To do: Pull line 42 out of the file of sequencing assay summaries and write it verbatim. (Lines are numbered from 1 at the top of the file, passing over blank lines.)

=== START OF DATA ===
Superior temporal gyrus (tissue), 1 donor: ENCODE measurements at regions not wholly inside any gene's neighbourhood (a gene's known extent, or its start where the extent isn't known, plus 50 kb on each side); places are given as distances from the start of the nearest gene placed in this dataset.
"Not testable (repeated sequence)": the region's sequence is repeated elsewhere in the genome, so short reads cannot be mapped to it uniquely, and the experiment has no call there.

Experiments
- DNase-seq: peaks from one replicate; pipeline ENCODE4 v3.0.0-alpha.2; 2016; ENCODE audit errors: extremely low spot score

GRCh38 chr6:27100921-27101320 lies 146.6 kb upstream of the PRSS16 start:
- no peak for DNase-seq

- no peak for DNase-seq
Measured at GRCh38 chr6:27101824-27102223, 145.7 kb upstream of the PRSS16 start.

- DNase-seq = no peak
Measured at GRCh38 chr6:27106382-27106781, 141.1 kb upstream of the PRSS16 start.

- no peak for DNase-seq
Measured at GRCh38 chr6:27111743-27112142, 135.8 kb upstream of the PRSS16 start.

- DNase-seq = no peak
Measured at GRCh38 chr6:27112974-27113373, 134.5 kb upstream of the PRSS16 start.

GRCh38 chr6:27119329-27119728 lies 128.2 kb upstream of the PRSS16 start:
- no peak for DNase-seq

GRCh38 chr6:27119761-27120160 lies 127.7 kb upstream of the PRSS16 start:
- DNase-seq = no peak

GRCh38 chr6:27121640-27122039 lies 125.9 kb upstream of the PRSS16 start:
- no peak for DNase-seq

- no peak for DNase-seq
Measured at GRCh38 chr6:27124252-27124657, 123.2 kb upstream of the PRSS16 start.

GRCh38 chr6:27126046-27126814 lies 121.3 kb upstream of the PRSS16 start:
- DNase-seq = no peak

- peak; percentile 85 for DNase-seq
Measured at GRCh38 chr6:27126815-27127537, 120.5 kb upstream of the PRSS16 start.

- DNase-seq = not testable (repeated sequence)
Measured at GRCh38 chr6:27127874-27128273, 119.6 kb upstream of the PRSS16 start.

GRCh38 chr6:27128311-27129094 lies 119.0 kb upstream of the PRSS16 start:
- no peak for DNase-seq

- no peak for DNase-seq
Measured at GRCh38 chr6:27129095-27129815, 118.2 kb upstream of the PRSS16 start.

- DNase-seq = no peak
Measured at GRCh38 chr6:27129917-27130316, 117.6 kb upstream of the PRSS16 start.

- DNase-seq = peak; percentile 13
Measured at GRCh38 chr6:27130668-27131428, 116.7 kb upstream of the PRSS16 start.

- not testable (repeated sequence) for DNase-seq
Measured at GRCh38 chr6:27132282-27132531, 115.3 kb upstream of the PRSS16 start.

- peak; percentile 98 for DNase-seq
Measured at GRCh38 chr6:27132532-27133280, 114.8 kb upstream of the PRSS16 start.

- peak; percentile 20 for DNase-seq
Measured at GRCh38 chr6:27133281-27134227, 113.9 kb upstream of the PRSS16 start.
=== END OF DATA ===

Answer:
Measured at GRCh38 chr6:27133281-27134227, 113.9 kb upstream of the PRSS16 start.